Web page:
# Bochner's theorem, in stages

Bochner's theorem (for the real line version) asserts an infinite tower of inequalities, as a positivity condition. Taking each one, what do they mean, in an elementary fashion (at least at the start)?

For instance, the $$1 \times 1$$ matrix says that $$Q(0)$$ is positive. The $$2 \times 2$$ says that $$|Q(x)| \le |Q(0)|$$ (These two are commonly written down for necessary conditions of characteristic functions). What about 3 and 4?

• Bochner (God rest his soul) proved more than one theorem. Perhaps you could state the result you are alluding to? – Igor Rivin Apr 25 '12 at 20:08
• I've added a link... – genneth Apr 26 '12 at 9:32
• What is $f$? The Wikipedia article you linked to starts with a finite positive Borel measure $\mu$ on $\mathbb R$, takes the Fourier transform to form $Q$, complex-valued a function on $\mathbb R$, and then forms a kernel $K$-- the theorem is that this is positive definite, so for any $n$, given $x_1,\cdots,x_n\in\mathbb R$, the matrix $(K(x_i,x_j)) = (Q(x_j-x_i))$ is positive (semi-)definite. You're asking, I think-- how to I interpret this for a fixed n? So I think your $f$ is Wikipedia's $Q$? – Matthew Daws Apr 26 '12 at 13:40
• @MatthewDaws: that is correct. I will change the notation I have used to match the Wiki. – genneth Apr 26 '12 at 16:16

I believe the $$3\times3$$ inequalities were first exploited by Kreĭn and Weil, who wrote \begin{align} \bigl|\,Q(g) - Q(h)\,\bigr| &\leqslant \sqrt{2\mathrm{Re}\bigl(1 - Q(g^{-1} h)\bigr)}, \tag K\\[1ex] \bigl|\,Q(gh) - Q(g)Q(h)\,\bigr| &\leqslant \sqrt{1 - |Q(g)|{}^2}\sqrt{1 - |Q(h)|{}^2}. \tag W \end{align} in (1940), resp. (1940, p. 57). I stated them for any positive-definite function $$Q$$ on any group (written multiplicatively, as none of this requires Bochner’s commutative setting), but normalized $$Q(e)=1$$; else rescale by $$Q(e)$$, which (as you noted) is nonnegative by the $$1\times1$$ case.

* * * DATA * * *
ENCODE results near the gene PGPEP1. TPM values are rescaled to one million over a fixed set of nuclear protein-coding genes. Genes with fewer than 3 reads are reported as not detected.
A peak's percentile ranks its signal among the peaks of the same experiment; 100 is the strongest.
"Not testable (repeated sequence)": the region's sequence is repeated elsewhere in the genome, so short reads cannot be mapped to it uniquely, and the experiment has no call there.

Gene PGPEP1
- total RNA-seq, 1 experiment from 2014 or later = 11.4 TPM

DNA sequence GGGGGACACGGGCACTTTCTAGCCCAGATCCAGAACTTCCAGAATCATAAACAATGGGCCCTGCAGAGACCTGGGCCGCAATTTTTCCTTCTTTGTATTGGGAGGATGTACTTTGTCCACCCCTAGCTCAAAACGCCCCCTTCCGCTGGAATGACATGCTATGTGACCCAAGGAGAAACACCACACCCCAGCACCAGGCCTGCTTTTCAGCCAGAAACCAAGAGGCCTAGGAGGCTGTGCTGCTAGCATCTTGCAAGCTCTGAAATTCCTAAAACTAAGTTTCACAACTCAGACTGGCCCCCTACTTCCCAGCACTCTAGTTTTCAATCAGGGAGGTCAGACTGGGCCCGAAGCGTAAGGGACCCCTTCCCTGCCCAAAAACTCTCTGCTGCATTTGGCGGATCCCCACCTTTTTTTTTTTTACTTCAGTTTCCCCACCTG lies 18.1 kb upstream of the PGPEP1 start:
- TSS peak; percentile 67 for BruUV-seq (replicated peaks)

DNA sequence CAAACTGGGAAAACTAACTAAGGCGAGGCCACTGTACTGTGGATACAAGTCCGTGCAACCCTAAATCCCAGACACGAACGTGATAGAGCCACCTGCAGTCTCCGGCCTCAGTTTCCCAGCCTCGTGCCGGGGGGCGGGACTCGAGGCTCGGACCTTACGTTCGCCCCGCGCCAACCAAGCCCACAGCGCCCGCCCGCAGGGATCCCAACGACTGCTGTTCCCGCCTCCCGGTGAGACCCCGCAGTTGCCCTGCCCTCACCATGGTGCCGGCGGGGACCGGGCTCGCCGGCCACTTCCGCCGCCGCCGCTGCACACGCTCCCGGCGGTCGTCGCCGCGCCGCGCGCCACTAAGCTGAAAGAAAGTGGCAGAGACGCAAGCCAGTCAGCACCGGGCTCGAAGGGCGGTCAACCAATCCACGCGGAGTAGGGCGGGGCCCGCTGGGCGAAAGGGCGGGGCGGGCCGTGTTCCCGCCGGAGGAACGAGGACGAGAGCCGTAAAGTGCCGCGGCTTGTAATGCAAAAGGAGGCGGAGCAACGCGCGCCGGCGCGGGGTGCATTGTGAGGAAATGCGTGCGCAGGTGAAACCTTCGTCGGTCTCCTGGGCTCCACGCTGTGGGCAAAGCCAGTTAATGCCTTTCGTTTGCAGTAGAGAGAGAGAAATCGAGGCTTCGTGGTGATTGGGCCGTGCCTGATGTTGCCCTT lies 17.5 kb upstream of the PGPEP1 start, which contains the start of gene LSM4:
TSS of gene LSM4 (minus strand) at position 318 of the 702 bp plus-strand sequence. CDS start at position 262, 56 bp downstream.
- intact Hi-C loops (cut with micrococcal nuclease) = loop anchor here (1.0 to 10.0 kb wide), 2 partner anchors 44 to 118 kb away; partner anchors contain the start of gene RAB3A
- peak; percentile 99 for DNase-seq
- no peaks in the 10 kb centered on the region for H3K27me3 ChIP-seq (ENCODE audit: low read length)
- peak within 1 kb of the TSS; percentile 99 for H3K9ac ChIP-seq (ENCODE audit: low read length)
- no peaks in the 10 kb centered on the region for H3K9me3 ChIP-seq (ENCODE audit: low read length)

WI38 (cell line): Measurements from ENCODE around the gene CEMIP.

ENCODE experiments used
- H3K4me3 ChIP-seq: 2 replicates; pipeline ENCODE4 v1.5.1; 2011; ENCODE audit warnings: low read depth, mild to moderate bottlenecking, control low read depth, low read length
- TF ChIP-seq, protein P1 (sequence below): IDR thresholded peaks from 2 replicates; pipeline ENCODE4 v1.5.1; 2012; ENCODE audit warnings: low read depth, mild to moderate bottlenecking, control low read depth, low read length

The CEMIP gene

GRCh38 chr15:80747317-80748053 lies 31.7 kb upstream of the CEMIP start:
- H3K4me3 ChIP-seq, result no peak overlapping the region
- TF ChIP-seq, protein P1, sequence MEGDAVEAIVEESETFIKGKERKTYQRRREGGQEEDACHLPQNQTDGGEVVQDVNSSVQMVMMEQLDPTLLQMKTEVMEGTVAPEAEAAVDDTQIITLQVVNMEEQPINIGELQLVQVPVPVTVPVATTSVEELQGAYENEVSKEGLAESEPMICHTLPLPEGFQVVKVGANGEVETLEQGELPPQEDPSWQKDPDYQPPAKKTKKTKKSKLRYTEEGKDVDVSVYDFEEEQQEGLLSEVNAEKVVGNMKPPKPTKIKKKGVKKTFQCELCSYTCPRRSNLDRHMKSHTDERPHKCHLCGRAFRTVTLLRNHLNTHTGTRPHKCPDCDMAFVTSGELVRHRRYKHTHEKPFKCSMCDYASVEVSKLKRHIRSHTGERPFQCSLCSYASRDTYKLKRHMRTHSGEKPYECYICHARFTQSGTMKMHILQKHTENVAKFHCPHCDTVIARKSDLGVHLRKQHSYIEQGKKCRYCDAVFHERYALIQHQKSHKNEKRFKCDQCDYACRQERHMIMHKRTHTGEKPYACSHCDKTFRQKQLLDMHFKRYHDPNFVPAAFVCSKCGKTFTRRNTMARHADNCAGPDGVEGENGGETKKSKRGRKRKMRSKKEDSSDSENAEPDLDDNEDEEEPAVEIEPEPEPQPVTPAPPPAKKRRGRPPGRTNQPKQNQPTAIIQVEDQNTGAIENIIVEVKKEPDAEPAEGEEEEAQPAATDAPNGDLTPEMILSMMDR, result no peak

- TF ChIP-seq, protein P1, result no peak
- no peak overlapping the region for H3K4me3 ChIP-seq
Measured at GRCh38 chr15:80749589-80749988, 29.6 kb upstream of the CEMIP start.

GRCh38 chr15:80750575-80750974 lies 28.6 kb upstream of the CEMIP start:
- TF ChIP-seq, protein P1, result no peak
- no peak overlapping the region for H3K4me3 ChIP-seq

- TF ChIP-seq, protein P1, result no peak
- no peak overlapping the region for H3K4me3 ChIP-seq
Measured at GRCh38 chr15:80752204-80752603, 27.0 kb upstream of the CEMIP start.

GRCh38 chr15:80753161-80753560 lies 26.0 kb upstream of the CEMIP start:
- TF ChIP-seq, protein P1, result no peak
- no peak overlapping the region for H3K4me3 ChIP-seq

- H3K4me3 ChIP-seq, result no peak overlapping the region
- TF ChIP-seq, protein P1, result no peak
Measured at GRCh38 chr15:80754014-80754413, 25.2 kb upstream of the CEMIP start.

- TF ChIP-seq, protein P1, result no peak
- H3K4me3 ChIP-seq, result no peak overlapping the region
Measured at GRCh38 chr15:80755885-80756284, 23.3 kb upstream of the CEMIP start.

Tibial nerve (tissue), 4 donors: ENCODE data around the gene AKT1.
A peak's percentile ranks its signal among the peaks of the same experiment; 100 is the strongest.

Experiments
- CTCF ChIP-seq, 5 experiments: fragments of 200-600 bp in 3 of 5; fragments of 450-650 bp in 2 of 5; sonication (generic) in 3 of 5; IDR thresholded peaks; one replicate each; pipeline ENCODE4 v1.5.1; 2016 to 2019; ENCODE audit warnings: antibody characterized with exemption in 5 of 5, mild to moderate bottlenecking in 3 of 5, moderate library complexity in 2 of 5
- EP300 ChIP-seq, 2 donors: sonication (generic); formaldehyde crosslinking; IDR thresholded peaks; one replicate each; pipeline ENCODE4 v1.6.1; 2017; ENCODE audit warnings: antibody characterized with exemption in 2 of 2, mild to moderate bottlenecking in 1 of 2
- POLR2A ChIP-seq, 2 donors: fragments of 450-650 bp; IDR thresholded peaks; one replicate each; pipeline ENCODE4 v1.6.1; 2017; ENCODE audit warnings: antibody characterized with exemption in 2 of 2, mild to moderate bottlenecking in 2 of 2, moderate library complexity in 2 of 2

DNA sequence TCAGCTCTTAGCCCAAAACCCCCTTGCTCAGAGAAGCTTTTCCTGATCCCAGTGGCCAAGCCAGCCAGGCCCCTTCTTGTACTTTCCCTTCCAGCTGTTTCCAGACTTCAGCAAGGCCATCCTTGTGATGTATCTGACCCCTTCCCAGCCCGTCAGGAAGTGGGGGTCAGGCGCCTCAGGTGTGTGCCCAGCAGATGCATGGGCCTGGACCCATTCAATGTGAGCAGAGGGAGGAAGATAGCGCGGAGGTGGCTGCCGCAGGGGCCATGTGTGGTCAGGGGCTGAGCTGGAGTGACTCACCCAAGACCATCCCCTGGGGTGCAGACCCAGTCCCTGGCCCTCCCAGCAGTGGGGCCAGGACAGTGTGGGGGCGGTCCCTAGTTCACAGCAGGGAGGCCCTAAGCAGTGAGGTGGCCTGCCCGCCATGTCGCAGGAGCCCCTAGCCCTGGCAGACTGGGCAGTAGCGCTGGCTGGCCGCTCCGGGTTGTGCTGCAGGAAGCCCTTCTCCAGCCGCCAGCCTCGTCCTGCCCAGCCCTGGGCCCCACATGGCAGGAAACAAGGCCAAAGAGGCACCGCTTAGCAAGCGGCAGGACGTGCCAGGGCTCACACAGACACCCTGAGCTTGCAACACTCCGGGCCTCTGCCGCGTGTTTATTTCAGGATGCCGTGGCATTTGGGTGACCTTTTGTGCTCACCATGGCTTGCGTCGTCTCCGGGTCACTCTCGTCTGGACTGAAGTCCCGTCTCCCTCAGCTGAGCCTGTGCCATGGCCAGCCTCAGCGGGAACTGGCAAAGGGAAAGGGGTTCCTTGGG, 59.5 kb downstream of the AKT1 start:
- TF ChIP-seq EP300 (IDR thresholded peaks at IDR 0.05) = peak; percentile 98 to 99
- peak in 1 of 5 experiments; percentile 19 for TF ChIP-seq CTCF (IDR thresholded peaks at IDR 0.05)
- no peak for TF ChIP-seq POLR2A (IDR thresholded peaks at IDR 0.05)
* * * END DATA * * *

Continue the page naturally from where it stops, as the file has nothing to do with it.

Kreĭn’s $$(\mathrm K)$$ says that $$Q$$ is uniformly continuous everywhere as soon as it’s continuous at $$e$$, and I like to think of Weil’s $$(\mathrm W)$$ as a group version of Heisenberg’s uncertainty inequalities. Deducing them from positive-definiteness is not so obvious: $$(\mathrm W)$$ is a rearrangement of the determinant criterion $$\begin{vmatrix} 1&Q(a^{-1}b)&Q(a^{-1}c)\\ \overline{Q(a^{-1}b)}&1&Q(b^{-1}c)\\ \overline{Q(a^{-1}c)}&\overline{Q(b^{-1}c)}&1 \end{vmatrix} \geqslant0, \tag{*}$$ written with $$g=a^{-1}b$$ and $$h=b^{-1}c$$; and proving $$(\mathrm K)$$ from $$(\mathrm W)$$ alone is possible but not very enlightening. I prefer to observe that positive-definiteness of $$Q$$ means positive-definiteness of the sesquilinear form $$(c,d)\mapsto Q(c^*\cdot d)$$ on the group *-algebra $$\mathbf C[G]=$$ {functions $$c:G\to\mathbf C$$ with finite support} where product, *-operation, and linear form $$Q$$ are defined on the basis of (Kronecker) $$\delta^g$$’s by $$\delta^g\cdot\delta^h=\delta^{gh}, \qquad (\delta^g)^*=\delta^{g^{-1}}, \qquad Q(\delta^g) = Q(g).$$ Then $$(\mathrm K)$$ and $$(\mathrm W)$$ are just the Cauchy-Schwarz inequality $$|Q(c^*\cdot d)|^2\leqslant Q(c^*\cdot c)Q(d^*\cdot d),$$ written out for $$(c^*,d) = (\delta^e,\delta^g-\delta^h)$$, resp. $$(\delta^g-Q(g)\delta^e,\delta^h-Q(h)\delta^e)$$.
(Which triples give $$(\mathrm K)$$ and $$(\mathrm W)$$ can then be found by remembering that Cauchy-Schwarz amounts to writing $$Q(f^*\cdot f)\geqslant 0$$ where $$f=Q(c^*\cdot c)d-Q(c^*\cdot d)c$$. Hewitt-Ross (1970, pp. 255, 289) have another proof, and the attribution to Kreĭn & Weil. It might be interesting to know if the $$4\times4$$ version of $$(*)$$ has some nice consequences...?)